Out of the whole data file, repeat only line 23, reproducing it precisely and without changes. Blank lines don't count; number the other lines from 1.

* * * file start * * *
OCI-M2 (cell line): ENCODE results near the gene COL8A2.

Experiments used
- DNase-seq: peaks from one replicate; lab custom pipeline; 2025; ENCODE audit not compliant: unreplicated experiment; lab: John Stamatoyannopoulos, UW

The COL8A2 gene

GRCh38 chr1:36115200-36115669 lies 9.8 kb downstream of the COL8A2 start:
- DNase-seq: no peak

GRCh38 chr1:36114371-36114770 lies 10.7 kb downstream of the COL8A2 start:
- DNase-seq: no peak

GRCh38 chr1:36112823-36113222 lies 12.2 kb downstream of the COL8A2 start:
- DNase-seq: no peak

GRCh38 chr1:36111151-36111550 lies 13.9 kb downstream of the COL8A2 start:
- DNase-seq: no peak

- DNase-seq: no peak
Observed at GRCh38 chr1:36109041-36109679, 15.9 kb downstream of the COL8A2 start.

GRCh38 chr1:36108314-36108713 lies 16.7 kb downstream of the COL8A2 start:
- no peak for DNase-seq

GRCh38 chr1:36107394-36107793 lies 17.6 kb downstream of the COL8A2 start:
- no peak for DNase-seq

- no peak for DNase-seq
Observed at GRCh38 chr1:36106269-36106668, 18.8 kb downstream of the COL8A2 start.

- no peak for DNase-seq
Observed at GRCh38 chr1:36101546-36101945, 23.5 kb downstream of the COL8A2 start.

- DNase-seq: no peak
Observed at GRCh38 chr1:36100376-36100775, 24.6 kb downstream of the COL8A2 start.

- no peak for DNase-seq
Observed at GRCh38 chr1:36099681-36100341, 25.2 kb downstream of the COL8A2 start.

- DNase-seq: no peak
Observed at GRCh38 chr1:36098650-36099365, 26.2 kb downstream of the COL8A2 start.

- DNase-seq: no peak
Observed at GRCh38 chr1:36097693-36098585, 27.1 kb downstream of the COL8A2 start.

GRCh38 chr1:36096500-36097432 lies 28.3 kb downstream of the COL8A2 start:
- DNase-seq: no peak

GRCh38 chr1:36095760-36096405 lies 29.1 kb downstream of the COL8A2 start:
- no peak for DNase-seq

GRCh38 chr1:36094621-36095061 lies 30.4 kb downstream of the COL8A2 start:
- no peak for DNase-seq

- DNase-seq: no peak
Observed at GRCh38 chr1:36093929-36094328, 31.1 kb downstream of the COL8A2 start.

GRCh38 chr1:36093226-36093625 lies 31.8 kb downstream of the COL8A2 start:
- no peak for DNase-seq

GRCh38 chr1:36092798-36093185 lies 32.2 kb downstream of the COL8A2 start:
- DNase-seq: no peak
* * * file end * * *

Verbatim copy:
- DNase-seq: no peak